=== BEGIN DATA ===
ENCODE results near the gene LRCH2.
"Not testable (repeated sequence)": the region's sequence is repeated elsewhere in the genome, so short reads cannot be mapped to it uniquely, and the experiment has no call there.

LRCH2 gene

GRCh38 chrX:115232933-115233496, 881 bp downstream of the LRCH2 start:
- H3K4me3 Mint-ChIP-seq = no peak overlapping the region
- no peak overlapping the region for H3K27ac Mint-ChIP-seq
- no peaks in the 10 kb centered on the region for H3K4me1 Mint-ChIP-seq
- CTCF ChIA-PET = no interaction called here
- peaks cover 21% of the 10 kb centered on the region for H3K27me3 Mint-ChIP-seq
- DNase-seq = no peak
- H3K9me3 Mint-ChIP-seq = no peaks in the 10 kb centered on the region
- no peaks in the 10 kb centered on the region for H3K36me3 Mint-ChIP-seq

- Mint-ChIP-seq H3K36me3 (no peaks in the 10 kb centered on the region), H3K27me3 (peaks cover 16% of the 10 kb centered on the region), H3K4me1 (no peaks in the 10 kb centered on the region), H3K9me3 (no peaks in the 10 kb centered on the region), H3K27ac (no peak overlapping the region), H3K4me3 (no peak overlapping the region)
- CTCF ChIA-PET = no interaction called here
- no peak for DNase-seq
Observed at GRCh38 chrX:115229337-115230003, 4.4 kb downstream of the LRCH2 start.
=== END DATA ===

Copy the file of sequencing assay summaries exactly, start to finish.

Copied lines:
ENCODE results near the gene LRCH2.
"Not testable (repeated sequence)": the region's sequence is repeated elsewhere in the genome, so short reads cannot be mapped to it uniquely, and the experiment has no call there.

LRCH2 gene

GRCh38 chrX:115232933-115233496, 881 bp downstream of the LRCH2 start:
- H3K4me3 Mint-ChIP-seq = no peak overlapping the region
- no peak overlapping the region for H3K27ac Mint-ChIP-seq
- no peaks in the 10 kb centered on the region for H3K4me1 Mint-ChIP-seq
- CTCF ChIA-PET = no interaction called here
- peaks cover 21% of the 10 kb centered on the region for H3K27me3 Mint-ChIP-seq
- DNase-seq = no peak
- H3K9me3 Mint-ChIP-seq = no peaks in the 10 kb centered on the region
- no peaks in the 10 kb centered on the region for H3K36me3 Mint-ChIP-seq

- Mint-ChIP-seq H3K36me3 (no peaks in the 10 kb centered on the region), H3K27me3 (peaks cover 16% of the 10 kb centered on the region), H3K4me1 (no peaks in the 10 kb centered on the region), H3K9me3 (no peaks in the 10 kb centered on the region), H3K27ac (no peak overlapping the region), H3K4me3 (no peak overlapping the region)
- CTCF ChIA-PET = no interaction called here
- no peak for DNase-seq
Observed at GRCh38 chrX:115229337-115230003, 4.4 kb downstream of the LRCH2 start.